History of Safe Havens' Vigils
A vigil is an event where people gather and show their support with a symbol of remembrance taking place such as the lighting of candles. This support can be for a cause, to remember an important date, to quietly protest, or in remembrance of someone who has passed away. There are many reasons why vigils are organized, including: to raise awareness for a disease or illness; to draw media attention to a cause or injustice; to mark an historic or otherwise important anniversary; to show support for families of missing children; to remember fallen soldiers; or to pay tribute to the deceased.
The main point of a vigil is to provide a quiet and comfortable setting where groups of people can meet, support each other, and spread a message; in this case our desire is to make aware the issue of domestic violence.
In 1992, the first of many vigils were held by Safe Havens, formerly known as the Boston Justice Ministries, Board of Directors, to remember the women and children killed by domestic violence throughout that year. The vigil was held on January 13, 1993 at Old West Church. The vigil service was adapted from Rosemary Radford Ruether’s Women-Church in 1985 and “this tough spun web” developed by Womancenter at Plainville. The service had three main components: Silence, Naming, and Action.
Anne Marie Hunter began to spread the idea of the vigil during 1993. In early 1994 the Board held another vigil (making it an annual event) at Old West Church and were joined by other vigils that began occurring around New England in United Methodist Churches.
Each year, the number of vigils increased. Each year, Anne Marie would collect liturgy ideas from the various vigils and then distribute those ideas the following year. Safe Havens became a clearinghouse for vigil ideas and has attempted to spread the idea to congregations in order for them to hold vigils continuously every year.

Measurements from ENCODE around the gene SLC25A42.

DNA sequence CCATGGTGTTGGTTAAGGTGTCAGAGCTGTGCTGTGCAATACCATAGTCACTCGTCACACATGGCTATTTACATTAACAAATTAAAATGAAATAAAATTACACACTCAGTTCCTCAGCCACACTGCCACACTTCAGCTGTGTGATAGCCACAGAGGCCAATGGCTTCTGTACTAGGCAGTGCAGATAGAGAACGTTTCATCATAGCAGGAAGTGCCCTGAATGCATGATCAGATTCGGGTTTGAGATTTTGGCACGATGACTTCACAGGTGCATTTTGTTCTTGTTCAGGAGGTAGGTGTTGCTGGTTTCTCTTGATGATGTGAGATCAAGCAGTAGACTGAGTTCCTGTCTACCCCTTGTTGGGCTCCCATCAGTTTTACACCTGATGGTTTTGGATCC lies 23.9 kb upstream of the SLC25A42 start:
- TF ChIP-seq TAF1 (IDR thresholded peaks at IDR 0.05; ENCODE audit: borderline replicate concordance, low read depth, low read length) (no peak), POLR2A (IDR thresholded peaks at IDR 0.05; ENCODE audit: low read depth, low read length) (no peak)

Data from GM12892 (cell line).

In 1996, there were approximately 20 vigils held that year. There was a sense that people were frustrated by the low attendance for vigils and also felt as though they didn’t have time to organize a vigil. In response to this feedback, Safe Havens designed a new vigil packet with the liturgical ideas, as well as publicity suggestions and other tips to help the vigil run smoothly, which will be included at the end of this article.
Unfortunately, the amount of vigils began to decline due to the lack of funding support and time constraints. However, the goal of Safe Havens is to continue in this effort of promoting vigils throughout the Boston area. One way that we have done this is by hosting a virtual vigil annually during Domestic Violence Awareness Month.
This year marks our third annual virtual vigil and the theme is Listen with your Heart. It will be Thursday, October 27th from 6:00 to 7:00 PM EST. We have found that the virtual format has made the vigils more accessible and less costly, but a certain level of connection is lost with the screens. We look forward to seeing you!
Please support Safe Havens' Vigil project; some ways that you can do that are:
Attending our Listen with Your Heart Virtual Vigil (you can register here),
Sharing our flyer
Finding and attending local vigils
Hosting your own vigil
Reviewing and sharing the resources below
Join our mailing list (you can do that here)